Well, first of all, Daren told me almost everyday how much he appreciated me. He’d say “Your awesome Hannah” or “What would we do without you?” Needless to say, I was reminded daily of my value to him and his family. People like to feel important and they want to feel wanted, and I did. This praise was invaluable on those stressful and challenging days, because they make you feel like it was WORTH it. He made me realize the incredible importance of making your followers feel needed and wanted!

Second, Daren never made me feel unsuccessful. Anytime I underperformed or misunderstood his expectations, he treated the situation impersonally. By impersonally, I mean that he would reiterate his expectations, or would redirect me toward specific goals. It was all about the approach. He kept it positive. There was never any blame or reprimanding. Supervisors often forget or fail to realize that negative performance does not have to be approached in a negative way. Frame every mistake as a learning experience. If you have a good employee, they have no intention of making the same mistake twice.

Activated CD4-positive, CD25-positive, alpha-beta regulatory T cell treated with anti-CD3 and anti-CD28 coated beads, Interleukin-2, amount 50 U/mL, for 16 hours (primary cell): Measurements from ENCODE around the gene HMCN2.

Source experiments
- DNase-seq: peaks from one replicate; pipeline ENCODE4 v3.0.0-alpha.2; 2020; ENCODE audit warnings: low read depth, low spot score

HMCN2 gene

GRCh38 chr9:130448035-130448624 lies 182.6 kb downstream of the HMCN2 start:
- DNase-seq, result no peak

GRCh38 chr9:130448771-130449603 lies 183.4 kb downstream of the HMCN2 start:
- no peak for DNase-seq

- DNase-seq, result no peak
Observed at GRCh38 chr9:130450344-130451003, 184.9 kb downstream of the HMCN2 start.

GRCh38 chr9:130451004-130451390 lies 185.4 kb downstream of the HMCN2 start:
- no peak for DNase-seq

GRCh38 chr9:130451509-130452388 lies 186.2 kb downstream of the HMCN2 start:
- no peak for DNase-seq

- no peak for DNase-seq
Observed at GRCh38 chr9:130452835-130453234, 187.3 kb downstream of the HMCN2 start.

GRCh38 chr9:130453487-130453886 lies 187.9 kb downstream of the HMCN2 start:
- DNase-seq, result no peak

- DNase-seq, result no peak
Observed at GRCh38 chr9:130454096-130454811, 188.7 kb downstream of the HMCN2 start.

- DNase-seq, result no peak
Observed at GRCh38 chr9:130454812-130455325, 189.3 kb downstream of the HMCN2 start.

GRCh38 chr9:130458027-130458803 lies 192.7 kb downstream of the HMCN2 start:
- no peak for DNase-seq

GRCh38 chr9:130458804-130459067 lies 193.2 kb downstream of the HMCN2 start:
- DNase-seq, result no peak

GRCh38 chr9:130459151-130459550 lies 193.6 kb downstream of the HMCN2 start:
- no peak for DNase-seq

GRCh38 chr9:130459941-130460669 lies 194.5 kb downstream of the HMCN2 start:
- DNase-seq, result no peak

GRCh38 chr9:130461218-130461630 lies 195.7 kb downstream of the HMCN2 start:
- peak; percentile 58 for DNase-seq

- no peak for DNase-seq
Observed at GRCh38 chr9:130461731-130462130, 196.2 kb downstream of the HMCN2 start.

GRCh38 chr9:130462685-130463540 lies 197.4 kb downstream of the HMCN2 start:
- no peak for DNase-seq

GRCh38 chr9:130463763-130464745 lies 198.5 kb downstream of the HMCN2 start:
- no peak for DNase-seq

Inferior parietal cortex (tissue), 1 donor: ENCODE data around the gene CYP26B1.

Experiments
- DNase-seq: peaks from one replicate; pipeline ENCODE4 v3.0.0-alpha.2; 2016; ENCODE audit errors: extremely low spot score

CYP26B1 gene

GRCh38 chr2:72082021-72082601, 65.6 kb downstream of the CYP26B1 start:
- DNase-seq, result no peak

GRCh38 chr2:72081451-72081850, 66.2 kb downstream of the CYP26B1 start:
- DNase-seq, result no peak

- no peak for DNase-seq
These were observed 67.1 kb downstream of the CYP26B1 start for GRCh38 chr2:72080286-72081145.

Thirdly, no knit-picking. Daren never micro-managed me. He gave me objectives and goals, but he never told me HOW to achieve them. That was my job. People chronically like to tell others how to do their jobs, how they want things done, etc. But this is one of the biggest mistakes of managers/supervisors today, because it stifles creativity and diminishes the sense of trust between supervisor and subordinate. Often times, your followers will surprise you with their ingenuity. Be careful not to smother it.